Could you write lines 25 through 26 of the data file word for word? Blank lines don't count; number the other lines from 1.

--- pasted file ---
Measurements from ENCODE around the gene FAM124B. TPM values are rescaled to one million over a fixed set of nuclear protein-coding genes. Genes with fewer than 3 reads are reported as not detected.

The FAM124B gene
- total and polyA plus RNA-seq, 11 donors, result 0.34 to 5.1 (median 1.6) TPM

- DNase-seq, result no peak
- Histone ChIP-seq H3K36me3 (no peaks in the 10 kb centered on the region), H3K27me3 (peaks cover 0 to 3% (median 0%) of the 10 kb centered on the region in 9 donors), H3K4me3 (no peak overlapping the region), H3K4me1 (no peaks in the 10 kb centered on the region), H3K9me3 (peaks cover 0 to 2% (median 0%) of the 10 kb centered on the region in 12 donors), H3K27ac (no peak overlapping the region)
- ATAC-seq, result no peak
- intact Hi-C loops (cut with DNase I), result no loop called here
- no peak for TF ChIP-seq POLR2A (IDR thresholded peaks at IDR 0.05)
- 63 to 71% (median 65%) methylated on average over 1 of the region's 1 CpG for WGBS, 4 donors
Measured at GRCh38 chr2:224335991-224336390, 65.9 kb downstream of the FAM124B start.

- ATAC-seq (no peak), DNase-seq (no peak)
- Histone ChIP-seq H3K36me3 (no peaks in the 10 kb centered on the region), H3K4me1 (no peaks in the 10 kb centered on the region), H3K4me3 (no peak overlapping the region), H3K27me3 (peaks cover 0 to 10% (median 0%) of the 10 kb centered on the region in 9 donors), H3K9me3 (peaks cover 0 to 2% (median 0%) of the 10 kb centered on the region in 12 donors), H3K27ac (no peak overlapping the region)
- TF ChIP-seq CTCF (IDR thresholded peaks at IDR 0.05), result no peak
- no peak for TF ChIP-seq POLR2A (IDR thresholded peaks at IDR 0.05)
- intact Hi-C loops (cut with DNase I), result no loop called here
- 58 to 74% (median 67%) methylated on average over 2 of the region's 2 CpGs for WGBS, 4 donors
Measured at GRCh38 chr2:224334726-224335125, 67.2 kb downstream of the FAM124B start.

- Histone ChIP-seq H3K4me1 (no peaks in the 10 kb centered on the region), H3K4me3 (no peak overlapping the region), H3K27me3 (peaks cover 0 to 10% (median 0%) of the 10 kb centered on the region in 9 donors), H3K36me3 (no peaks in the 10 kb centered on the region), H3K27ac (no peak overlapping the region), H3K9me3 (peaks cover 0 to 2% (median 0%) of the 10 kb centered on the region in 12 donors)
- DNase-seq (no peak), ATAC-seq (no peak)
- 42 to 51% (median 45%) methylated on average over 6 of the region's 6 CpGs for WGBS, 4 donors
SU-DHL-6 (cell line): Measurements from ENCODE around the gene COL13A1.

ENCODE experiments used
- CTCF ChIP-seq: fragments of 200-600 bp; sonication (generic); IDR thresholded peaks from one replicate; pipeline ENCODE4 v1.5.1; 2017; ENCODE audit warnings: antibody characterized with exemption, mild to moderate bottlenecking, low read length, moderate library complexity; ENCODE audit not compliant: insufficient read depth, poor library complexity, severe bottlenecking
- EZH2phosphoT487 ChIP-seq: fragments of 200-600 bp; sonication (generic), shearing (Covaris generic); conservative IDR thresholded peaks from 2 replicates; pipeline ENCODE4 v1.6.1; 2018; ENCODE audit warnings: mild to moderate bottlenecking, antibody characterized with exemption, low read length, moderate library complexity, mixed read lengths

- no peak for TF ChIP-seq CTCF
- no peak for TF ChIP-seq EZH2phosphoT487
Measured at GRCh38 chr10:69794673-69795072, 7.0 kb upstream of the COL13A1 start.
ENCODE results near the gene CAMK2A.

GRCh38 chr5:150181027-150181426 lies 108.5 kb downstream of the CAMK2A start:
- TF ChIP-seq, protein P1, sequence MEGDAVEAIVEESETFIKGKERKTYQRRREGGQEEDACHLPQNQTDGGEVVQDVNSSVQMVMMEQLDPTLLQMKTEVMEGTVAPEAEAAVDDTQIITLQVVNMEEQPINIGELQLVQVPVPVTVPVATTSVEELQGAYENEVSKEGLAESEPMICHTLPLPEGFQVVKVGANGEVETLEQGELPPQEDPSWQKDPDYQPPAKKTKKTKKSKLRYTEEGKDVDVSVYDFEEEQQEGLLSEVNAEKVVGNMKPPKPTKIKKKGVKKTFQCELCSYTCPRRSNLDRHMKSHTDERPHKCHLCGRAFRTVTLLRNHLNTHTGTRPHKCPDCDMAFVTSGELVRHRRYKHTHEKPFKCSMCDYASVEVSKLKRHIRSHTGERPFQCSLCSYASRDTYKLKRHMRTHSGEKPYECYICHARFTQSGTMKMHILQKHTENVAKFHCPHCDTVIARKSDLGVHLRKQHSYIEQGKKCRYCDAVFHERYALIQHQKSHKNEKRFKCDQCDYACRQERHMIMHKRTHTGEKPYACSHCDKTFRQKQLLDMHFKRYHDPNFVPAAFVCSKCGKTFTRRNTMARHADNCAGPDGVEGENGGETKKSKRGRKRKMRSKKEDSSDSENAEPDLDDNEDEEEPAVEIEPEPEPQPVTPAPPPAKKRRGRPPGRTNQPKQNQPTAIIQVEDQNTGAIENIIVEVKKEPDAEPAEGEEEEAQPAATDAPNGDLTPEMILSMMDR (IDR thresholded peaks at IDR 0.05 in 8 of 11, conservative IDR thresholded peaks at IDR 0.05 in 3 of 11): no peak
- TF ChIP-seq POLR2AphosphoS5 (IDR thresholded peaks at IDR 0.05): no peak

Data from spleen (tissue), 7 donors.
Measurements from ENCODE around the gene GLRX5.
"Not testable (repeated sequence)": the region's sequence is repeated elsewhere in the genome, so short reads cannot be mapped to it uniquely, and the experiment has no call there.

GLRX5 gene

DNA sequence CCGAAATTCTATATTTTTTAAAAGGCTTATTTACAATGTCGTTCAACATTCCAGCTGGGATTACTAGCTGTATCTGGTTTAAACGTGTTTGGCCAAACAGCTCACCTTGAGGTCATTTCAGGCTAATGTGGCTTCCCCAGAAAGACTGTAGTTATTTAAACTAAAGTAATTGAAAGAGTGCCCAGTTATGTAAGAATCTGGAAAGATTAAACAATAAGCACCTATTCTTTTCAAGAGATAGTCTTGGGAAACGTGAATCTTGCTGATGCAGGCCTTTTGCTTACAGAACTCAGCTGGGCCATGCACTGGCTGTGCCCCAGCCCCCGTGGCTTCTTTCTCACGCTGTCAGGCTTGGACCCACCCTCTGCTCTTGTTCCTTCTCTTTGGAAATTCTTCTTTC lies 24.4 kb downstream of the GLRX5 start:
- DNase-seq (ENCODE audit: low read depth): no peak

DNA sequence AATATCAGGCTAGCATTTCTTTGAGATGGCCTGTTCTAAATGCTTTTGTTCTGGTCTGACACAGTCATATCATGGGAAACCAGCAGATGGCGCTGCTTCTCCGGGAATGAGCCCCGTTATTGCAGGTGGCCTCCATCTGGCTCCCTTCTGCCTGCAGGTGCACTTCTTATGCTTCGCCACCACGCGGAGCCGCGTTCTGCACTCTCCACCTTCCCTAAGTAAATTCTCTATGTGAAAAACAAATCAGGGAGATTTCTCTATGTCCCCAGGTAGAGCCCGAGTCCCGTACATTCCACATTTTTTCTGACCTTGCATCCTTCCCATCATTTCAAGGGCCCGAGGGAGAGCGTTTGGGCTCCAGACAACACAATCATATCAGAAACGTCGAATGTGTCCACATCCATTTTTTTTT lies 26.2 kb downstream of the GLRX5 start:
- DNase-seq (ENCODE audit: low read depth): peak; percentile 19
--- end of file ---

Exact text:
- no peak for TF ChIP-seq CTCF
- no peak for TF ChIP-seq EZH2phosphoT487